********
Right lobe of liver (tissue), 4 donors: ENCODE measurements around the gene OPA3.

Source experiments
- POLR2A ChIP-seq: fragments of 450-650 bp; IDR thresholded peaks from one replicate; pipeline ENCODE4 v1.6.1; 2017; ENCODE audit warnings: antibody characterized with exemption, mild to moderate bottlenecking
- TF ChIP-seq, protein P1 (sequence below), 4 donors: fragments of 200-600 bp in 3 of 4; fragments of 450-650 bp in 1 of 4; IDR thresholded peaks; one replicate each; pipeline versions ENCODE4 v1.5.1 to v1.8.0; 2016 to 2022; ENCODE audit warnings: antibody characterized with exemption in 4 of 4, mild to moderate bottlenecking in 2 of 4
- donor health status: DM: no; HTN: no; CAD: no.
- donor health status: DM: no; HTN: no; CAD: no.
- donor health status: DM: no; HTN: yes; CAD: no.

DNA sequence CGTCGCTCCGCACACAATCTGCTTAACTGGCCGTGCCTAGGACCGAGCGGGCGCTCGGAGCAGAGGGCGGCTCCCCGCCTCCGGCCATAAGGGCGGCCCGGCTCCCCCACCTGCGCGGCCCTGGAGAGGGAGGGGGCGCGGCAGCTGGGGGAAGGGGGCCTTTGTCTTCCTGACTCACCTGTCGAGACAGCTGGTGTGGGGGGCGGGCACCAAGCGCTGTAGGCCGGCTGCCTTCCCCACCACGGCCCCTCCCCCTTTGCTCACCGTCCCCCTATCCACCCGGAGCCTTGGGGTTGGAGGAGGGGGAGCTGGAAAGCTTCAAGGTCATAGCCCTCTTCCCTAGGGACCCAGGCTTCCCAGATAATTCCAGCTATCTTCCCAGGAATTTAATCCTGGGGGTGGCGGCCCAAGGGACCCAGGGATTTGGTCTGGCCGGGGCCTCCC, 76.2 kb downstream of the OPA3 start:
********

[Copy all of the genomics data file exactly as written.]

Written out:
Right lobe of liver (tissue), 4 donors: ENCODE measurements around the gene OPA3.

Source experiments
- POLR2A ChIP-seq: fragments of 450-650 bp; IDR thresholded peaks from one replicate; pipeline ENCODE4 v1.6.1; 2017; ENCODE audit warnings: antibody characterized with exemption, mild to moderate bottlenecking
- TF ChIP-seq, protein P1 (sequence below), 4 donors: fragments of 200-600 bp in 3 of 4; fragments of 450-650 bp in 1 of 4; IDR thresholded peaks; one replicate each; pipeline versions ENCODE4 v1.5.1 to v1.8.0; 2016 to 2022; ENCODE audit warnings: antibody characterized with exemption in 4 of 4, mild to moderate bottlenecking in 2 of 4
- donor health status: DM: no; HTN: no; CAD: no.
- donor health status: DM: no; HTN: no; CAD: no.
- donor health status: DM: no; HTN: yes; CAD: no.

DNA sequence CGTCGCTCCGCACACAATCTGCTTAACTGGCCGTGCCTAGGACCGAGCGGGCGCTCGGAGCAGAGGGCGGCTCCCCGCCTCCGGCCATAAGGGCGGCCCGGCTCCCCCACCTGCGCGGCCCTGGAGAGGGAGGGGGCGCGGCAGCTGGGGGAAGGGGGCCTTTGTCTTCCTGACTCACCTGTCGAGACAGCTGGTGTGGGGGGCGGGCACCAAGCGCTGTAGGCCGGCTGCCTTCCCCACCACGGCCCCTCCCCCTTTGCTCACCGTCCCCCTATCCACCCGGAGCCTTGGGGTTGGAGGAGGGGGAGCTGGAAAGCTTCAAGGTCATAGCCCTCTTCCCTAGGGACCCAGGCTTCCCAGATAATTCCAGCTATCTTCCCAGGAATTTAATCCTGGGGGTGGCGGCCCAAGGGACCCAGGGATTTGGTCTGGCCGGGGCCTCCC, 76.2 kb downstream of the OPA3 start: